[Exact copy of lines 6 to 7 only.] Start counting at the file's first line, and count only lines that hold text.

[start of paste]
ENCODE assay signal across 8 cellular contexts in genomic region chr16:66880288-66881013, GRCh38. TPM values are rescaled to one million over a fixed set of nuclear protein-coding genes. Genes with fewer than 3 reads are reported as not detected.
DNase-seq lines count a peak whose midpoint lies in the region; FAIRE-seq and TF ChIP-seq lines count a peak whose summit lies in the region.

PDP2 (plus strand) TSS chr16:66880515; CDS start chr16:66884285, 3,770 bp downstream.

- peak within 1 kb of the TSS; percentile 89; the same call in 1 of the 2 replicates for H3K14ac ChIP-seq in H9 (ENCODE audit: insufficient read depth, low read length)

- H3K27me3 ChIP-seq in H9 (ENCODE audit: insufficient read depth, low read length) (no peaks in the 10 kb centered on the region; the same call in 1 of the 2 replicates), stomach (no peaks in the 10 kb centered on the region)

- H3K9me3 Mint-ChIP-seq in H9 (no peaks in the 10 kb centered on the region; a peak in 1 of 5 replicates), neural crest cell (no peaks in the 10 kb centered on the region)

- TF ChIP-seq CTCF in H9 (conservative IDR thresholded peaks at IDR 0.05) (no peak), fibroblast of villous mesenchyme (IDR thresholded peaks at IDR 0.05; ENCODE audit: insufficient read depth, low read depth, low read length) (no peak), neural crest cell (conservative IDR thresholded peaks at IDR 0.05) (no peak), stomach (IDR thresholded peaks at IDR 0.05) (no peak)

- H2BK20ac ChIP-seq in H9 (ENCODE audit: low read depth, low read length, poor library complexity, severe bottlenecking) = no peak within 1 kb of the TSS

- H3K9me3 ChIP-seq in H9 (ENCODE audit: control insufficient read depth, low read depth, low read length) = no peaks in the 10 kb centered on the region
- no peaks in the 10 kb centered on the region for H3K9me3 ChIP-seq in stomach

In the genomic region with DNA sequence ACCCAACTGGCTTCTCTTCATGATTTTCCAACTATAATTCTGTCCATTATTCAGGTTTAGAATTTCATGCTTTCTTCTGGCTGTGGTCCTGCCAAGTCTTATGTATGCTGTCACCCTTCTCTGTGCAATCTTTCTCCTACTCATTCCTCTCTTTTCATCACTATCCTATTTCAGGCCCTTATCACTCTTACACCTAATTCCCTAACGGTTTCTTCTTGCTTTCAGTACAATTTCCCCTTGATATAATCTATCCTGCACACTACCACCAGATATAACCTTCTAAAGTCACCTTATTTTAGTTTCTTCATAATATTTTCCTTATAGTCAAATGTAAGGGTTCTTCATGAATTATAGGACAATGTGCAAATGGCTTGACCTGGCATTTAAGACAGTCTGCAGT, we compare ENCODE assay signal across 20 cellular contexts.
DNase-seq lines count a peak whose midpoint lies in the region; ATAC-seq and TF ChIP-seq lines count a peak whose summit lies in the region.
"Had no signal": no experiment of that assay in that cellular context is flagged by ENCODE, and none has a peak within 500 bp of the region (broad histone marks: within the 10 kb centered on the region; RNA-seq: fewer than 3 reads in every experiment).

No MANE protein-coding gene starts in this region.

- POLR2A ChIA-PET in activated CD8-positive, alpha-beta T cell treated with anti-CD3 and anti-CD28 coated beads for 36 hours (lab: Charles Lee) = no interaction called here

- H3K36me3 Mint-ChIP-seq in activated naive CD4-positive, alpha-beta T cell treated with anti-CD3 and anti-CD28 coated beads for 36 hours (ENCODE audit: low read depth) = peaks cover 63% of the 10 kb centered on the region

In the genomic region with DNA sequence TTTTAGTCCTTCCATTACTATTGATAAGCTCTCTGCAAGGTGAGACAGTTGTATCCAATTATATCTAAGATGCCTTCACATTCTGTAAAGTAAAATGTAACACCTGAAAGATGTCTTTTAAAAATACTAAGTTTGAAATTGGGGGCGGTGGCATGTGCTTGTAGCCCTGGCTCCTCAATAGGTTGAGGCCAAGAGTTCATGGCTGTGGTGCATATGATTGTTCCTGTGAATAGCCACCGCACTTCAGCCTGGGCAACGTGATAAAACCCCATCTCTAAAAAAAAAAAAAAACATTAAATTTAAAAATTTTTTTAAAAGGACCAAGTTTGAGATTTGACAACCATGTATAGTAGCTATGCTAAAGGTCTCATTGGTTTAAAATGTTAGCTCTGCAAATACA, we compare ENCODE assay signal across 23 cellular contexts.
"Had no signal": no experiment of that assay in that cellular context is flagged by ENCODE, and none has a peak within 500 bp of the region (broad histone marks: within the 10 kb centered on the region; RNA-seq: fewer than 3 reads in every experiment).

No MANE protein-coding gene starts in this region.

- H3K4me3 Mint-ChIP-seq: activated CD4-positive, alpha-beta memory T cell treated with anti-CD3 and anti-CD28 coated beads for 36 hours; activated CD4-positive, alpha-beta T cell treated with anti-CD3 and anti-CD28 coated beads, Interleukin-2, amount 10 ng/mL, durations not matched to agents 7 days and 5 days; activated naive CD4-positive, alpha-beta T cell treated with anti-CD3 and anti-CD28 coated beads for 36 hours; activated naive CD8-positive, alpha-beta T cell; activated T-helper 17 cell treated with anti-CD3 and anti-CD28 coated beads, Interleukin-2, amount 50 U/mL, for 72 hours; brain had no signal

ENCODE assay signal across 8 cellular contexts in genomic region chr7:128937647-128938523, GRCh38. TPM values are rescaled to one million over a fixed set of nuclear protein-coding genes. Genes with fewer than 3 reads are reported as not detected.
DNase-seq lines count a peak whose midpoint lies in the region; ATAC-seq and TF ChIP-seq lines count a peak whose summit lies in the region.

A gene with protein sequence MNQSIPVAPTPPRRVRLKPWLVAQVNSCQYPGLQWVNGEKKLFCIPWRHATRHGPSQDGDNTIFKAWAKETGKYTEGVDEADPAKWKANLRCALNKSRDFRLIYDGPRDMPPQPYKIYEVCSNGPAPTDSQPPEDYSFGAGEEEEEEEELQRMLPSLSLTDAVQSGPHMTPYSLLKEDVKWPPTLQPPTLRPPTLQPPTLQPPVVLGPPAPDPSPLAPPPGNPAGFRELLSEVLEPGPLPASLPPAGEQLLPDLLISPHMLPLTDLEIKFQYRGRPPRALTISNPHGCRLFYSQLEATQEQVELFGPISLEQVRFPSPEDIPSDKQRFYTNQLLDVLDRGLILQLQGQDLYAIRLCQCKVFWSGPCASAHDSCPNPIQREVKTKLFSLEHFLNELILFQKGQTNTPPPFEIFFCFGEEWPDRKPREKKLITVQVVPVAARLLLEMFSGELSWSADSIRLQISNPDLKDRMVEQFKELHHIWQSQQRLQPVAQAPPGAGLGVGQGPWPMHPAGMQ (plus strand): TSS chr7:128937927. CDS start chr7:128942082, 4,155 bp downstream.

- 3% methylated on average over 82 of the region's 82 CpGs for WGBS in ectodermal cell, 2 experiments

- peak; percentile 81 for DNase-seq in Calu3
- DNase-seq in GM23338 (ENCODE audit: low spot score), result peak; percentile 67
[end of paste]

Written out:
- H3K9me3 Mint-ChIP-seq in H9 (no peaks in the 10 kb centered on the region; a peak in 1 of 5 replicates), neural crest cell (no peaks in the 10 kb centered on the region)

- TF ChIP-seq CTCF in H9 (conservative IDR thresholded peaks at IDR 0.05) (no peak), fibroblast of villous mesenchyme (IDR thresholded peaks at IDR 0.05; ENCODE audit: insufficient read depth, low read depth, low read length) (no peak), neural crest cell (conservative IDR thresholded peaks at IDR 0.05) (no peak), stomach (IDR thresholded peaks at IDR 0.05) (no peak)